Think Orange Group Blog Project – Conclusion: Orange-ality

(photo originally uploaded to Flickr by stirwise)

Today we are concluding our group blogging project through Think Orange with some steps to Orange-ify. The contributor for this review is David Scott. According to David’s blog profile, he is a husband, father, computer-geek, and former pastor. His goal is to live simply, give generously and love personally. David is the author of The Gospel Playboy blog.

Steps to Orange-ify

When I looked over the “Steps” section at the back of “Think Orange”, I was a little taken aback. One page. One measly page of seven steps. Thinking back over our church’s experience implementing Orange philosophies over the past six years, I thought, “there’s room for a whole other book here”.

But as I let Carey Nieuwhof’s section rattle around in my head for a while, I realized there is no one-size-fits-all strategy for implementing Orange concepts. Every church is different just as every family is different. I can tell you what worked or didn’t work in my context, but you’ll have to look at your situation and plan accordingly.

Carey’s points are broad, but appropriately so:

  1. Discover: This is a time of dreaming, exploring what connecting parents and the church might look like in your context. It’s a time to ask questions and pray. For us, this started with a group of parents who stumbled on Barna’s “Transforming Children Into Spiritual Champions”. It absolutely changed our paradigm. A group of 10 or so parents and staff members met weekly to flesh out what it would mean for our church to change from “children’s ministry” to partnering with parents. It was a challenging process, but it was one of the best things I’ve ever been a part of.
  2. Define an action plan: Now that you’ve dreamed of what you want, how do you get there? What’s your strategy? What has to change in order for you to achieve “victory”, the achievement of your vision? Our group went on a fact finding mission, looking at how other churches were implementing family ministry. We sent a team to Northpoint’s “Grow Up” conference to explore their strategy. We looked at the things that were non-negotiable about our overall church and discipleship vision. Fortunately for us, a small church, defining change was relatively easy. Our entire staff was on board, willing to do whatever needed to be done. The big question was, Will everyone else be willing? We did our best to hammer out the details before presenting our plan.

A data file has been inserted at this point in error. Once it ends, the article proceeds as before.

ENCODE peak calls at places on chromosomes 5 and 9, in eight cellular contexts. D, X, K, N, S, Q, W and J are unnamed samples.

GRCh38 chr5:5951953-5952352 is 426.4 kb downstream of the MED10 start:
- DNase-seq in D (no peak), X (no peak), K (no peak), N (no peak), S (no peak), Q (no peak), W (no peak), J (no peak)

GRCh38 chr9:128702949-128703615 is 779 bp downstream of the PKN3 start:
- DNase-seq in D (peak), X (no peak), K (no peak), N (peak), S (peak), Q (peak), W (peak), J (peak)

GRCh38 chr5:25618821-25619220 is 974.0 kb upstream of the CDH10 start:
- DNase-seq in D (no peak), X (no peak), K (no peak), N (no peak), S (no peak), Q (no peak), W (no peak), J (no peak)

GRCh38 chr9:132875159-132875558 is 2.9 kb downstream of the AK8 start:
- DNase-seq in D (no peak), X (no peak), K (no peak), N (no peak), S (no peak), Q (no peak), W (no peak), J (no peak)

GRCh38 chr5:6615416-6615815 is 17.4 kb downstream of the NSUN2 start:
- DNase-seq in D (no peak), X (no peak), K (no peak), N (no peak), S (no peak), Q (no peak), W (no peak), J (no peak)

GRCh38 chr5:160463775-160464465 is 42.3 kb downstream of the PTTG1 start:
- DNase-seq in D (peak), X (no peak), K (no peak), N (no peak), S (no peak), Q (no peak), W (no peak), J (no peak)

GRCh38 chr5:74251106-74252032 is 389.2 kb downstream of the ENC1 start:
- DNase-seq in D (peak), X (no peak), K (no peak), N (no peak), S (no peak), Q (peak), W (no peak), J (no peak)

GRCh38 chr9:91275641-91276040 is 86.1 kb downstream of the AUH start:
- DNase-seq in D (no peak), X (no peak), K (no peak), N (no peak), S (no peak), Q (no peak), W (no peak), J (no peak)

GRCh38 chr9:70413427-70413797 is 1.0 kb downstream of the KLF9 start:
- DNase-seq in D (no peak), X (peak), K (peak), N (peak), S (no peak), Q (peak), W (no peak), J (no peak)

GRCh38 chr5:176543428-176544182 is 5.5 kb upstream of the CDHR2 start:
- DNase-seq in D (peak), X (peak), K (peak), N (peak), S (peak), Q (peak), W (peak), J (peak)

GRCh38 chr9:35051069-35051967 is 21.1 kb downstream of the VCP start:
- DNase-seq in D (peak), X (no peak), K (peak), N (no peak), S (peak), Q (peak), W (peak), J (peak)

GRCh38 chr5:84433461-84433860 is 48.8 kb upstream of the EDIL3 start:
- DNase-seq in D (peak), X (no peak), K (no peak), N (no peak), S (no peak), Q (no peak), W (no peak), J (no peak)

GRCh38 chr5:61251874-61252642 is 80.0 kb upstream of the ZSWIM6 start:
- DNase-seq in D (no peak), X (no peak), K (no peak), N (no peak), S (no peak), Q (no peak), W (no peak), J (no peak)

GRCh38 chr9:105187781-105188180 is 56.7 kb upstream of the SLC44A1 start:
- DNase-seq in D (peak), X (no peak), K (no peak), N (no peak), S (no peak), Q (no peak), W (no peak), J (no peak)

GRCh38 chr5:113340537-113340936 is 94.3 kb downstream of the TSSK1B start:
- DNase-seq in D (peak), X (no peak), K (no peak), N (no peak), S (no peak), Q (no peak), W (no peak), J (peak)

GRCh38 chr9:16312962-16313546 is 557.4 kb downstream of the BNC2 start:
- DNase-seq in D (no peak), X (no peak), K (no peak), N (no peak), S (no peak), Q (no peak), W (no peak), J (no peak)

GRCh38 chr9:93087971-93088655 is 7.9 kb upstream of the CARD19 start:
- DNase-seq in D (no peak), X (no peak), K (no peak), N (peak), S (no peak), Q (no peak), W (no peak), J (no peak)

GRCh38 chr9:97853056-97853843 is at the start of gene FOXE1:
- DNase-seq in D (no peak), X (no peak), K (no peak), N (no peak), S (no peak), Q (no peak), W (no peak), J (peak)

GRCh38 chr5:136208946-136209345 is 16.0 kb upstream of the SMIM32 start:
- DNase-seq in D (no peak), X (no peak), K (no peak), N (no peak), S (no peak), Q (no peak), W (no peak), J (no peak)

3. Which brings us to Communicate. Your core team has come together to dream and plan, you’ve hammered out a strategy, but now it’s time to cast the vision for your church and families. You listen, you adjust, and then you communicate some more. This communication and feedback is ongoing. You have to recast that vision so that you don’t lose momentum. We did this by sending a team to each of our small groups to personally cast the vision in a setting that allowed for close feedback. We had some great questions, some of which we hadn’t thought of or explored.
  4. Reorganize: Budgets, staff, competing programs, and even locations and times may need to be changed in order to accommodate your action plan. A great point Carey makes here is “Don’t just think addition, think subtraction.” That’s huge. Often attempts at family ministry become an add-on program to an already busy church. When that happens, volunteers, budgets, and staff are stretched, and competition for resources sets in. Simplify. It’s OK to kill a few programs.
  5. Develop: Time to train your staff and volunteers, not just new skill sets, but also passion. You have to show your people how they fit into the big picture. It may not seem like a big job to be a part of the “sign-in” crew for the family production, but you can develop the vision in your volunteers to help them see what a critical role they play in making children and families feel welcome in what should be one of the best experiences of the week. Make sure you plan your training strategy so that when your people begin taking their place in the vision they feel confident in what they’re doing, so that they can “win”.
  6. Promote: For some churches, “Orange” may be scary. It may be a huge change in philosophy. We abandoned Sunday school for our kids and most of our adults for our new Orange platform. (Man, some people take that personally!) So you have to help the wider audience, both your church members and the general community, understand what you’re doing and why. Be creative. Dream. Find ways to communicate your passion for what is about to happen, being sure to include your audience in how they fit into the picture.
  7. Finally, Launch. How do you know when it’s the right time to launch? I’m not sure you can ever know. It may be too early or too late. There’s a magical balance between being under prepared and overly prepared. It’s your job as a leader to make the call. It will be scary, but through prayer, preparation and wisdom, lead your team. “Think Orange” makes a great point about listening and watching. Especially at the beginning, you’ll see lots of opportunities for change: things you didn’t think about, things you thought would work but didn’t. You’ll hear of strategies that worked better than you could have imagined that you can use elsewhere. Watch, listen, and change.